As area counties continue to trail behind the state in COVID-19 vaccination rates, Gregg County’s health authority says an unfounded mistrust of vaccines as well as the politicization of the pandemic have hampered the effort.
About 36 percent of Texans are fully vaccinated, according to the latest Texas Department of State Health Services data.
No area county is close to the state rate, with the highest being Smith at 28.7 percent of residents fully vaccinated and Gregg at 27.4 percent, according to the state data.
And the more rural the county, the fewer number of residents vaccinated. About 18 percent of residents in Panola County, which has the smallest population in the area, are fully vaccinated.
Harrison County shows 22.7 percent of its population fully vaccinated, with Rusk County at 22.5 percent and Upshur County at 20.3 percent, based on the latest data from the Texas Department of State Health Services.
Gregg County Health Authority Dr. Lewis Browne, who’s been on the frontlines of the COVID-19 battle since the first case in the county was announced in March 2020, says it “appears we’ve kind of stalled” in the number of residents getting shots.
“We were doing really well in getting vaccines through the (county vaccine hub), which was a tremendous boon for us to have,” he said. “But now there’s so many people thinking everything’s over with (the pandemic).”
The number of COVID-19 vaccines administered weekly has slowly declined in Gregg County, reflecting a statewide trend.
After hitting a high of 7,149 shots given in Gregg County the week of March 1-7, that number has plunged to 1,397 from May 24-30, the most recent data available.
Browne said he believes a “significant” number of people don’t trust the vaccine, partly because of reported blood clots linked to the one-shot Johnson & Johnson vaccine, which was temporarily paused in the United States.
About 15 cases of blood clots among women ages 18 to 48 involving the Johnson & Johnson vaccine have been reported, according to reports.
The problems with the one-shot vaccine were “detrimental and scared people from the other vaccines,” Browne said.
“The reality is the vaccine is much safer” than what some people believe, he said, especially the two-shot Moderna and Pfizer versions.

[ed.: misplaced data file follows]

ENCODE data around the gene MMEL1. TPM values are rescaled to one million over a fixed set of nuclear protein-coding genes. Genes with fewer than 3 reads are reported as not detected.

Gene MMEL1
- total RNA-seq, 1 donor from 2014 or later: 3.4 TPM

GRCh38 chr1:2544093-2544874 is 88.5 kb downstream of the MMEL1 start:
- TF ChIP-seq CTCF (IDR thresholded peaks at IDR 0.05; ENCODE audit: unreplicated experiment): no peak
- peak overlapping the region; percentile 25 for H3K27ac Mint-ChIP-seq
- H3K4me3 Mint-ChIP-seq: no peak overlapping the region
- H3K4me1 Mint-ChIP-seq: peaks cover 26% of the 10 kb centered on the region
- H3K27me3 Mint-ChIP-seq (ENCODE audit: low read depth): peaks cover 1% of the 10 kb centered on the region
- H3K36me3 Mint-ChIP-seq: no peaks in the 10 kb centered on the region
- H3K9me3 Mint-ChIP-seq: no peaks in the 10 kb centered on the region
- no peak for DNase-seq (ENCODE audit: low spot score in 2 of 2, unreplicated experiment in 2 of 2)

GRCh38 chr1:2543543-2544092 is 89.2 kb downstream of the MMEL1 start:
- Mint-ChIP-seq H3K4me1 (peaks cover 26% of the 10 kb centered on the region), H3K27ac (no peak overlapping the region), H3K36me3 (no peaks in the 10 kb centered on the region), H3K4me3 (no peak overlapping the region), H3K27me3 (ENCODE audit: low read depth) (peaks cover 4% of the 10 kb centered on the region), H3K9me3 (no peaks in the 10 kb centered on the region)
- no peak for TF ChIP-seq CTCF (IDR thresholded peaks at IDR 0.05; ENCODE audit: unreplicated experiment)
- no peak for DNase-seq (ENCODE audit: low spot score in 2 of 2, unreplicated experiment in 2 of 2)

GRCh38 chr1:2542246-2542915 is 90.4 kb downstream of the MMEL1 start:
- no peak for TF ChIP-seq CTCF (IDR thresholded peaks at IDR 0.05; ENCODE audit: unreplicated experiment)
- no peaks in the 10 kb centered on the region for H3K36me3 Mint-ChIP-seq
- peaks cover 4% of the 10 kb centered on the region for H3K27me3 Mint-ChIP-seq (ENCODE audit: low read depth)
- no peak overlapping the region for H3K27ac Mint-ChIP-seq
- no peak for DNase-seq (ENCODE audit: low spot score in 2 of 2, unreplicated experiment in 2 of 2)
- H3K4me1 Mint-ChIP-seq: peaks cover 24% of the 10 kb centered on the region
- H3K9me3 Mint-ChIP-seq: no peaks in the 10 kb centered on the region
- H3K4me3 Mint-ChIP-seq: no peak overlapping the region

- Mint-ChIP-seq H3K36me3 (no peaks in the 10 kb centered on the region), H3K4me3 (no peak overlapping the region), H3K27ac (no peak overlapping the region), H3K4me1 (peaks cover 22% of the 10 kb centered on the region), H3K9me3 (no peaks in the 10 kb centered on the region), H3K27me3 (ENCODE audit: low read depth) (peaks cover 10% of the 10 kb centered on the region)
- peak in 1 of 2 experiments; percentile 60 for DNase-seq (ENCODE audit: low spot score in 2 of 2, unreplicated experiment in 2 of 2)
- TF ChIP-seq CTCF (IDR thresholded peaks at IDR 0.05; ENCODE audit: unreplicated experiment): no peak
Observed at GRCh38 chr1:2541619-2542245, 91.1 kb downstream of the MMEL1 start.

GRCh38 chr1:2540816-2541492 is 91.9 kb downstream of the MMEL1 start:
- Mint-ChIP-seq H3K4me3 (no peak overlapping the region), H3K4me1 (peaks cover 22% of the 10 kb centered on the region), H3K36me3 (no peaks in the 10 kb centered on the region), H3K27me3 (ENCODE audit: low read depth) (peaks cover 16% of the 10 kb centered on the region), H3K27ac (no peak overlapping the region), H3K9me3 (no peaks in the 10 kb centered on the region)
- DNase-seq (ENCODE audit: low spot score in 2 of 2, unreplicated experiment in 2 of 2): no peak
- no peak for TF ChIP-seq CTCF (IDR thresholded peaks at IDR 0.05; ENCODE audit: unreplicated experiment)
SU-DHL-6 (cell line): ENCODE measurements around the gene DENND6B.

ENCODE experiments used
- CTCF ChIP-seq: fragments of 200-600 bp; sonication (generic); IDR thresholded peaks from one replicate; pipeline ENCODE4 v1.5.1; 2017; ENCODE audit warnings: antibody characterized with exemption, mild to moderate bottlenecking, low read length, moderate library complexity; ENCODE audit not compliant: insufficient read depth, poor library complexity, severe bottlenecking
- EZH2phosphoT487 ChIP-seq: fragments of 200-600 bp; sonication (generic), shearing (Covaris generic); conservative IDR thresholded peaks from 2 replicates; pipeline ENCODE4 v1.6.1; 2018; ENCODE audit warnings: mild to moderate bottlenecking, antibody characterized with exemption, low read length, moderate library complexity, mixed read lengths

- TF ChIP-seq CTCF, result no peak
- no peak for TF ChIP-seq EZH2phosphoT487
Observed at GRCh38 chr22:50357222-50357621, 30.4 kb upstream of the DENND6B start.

Browne said challenges getting vaccines to the rural parts of Gregg County and the region are nothing new.
“The rural parts of the state and rural parts of East Texas have traditionally been very difficult to get vaccinated,” he said. “The more metropolitan areas have been more willing to do vaccinations. I think the people in the rural areas don’t feel like it is a significant risk for them because they don’t live around as many people and therefore they won’t catch it compared to people in ... bigger cities.”
Christus Good Shepherd, Gregg County and the City of Longview continue to operate the vaccine hub at the Longview Exhibit Building, but declining interest has resulted in scaled-back hours of operation.
“If you have people that are not going, then you just can’t afford to keep all those (workers) there,” Browne said about the hub.
The end of the state’s mask mandate pushed a perception that danger had passed, he said.
“When they started reducing the mask mandate, that’s when everybody thought, ‘We’ve over this,’ ” Browne said. “I think it sent a message to people that we’re over it.”
The doctor also voiced frustration that what should be a “scientific and medical” issue became political, saying people’s decisions to wear a mask or get a vaccine are, in some cases, being influenced by who they voted for in November.
And despite a recent community outreach initiative by the Texas Department of State Health Services touting the safety and effectiveness of the vaccine, Browne said he isn’t happy with marketing efforts.
“I watch those ads, especially on the national networks on TV, and I think the marketing they do does not encourage enough people to (get vaccinated),” he said. “It almost makes me not want to be vaccinated.”
Browne chuckled when asked if he believes anything else can be done on a local level to promote vaccinations.
“I’ve certainly said it as many times as people will listen to get vaccinated,” he said.